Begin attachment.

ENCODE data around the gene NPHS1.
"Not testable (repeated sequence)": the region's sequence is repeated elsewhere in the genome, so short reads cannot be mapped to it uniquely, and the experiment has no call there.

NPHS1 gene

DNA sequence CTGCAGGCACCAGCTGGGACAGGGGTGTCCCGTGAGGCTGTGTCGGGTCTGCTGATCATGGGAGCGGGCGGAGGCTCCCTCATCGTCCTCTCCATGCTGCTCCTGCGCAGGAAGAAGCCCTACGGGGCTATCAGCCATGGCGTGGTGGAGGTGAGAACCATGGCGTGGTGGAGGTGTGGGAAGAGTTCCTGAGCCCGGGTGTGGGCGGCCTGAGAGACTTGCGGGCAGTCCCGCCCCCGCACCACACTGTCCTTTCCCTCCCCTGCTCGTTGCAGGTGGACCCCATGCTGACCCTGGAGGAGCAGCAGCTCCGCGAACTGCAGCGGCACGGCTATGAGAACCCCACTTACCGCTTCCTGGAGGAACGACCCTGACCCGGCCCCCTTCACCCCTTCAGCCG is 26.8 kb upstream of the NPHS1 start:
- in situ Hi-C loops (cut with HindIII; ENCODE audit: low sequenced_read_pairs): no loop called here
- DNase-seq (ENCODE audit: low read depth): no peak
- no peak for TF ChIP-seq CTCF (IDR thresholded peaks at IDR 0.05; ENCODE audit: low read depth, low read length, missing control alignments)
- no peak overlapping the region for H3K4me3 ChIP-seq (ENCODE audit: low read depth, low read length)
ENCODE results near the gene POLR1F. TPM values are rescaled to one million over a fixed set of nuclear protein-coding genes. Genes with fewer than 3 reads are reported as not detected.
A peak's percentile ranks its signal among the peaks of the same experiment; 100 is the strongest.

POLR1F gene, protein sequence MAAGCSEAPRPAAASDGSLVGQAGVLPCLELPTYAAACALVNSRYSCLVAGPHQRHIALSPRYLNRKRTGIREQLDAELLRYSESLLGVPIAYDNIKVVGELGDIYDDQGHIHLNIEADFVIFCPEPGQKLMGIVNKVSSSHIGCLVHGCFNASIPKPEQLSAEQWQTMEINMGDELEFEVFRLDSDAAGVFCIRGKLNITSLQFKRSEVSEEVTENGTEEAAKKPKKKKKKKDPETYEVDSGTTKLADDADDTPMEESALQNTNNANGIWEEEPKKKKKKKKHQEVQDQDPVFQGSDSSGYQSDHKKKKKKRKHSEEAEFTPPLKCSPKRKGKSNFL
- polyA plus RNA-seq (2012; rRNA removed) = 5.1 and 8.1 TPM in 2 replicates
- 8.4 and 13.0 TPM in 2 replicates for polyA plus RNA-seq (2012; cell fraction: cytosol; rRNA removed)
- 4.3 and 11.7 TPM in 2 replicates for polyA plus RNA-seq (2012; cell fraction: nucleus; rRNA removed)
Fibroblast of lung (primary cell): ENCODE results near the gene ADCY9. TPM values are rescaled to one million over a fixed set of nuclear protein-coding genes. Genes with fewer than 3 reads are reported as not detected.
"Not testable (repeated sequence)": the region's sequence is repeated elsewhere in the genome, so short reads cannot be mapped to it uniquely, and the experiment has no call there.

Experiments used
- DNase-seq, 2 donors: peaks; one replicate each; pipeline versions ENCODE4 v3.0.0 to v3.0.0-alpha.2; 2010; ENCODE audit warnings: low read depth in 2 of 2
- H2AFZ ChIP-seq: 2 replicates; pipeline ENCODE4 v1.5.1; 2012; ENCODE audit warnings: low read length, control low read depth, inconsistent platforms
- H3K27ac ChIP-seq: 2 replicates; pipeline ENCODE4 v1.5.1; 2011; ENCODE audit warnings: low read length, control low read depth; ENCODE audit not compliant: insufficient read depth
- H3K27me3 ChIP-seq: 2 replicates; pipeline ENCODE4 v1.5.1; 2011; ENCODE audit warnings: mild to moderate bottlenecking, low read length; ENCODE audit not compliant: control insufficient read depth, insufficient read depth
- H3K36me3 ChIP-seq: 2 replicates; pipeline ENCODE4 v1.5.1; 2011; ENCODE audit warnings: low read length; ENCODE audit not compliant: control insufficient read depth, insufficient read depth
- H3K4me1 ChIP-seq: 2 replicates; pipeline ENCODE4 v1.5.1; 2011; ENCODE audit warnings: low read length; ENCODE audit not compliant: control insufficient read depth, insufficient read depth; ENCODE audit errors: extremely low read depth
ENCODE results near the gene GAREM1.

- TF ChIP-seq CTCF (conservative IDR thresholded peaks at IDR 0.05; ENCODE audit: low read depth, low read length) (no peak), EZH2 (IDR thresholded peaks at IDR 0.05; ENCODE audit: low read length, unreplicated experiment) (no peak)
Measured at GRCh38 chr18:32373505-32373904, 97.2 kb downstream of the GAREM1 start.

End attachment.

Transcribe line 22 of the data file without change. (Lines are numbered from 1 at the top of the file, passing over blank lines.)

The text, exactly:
- H3K36me3 ChIP-seq: 2 replicates; pipeline ENCODE4 v1.5.1; 2011; ENCODE audit warnings: low read length; ENCODE audit not compliant: control insufficient read depth, insufficient read depth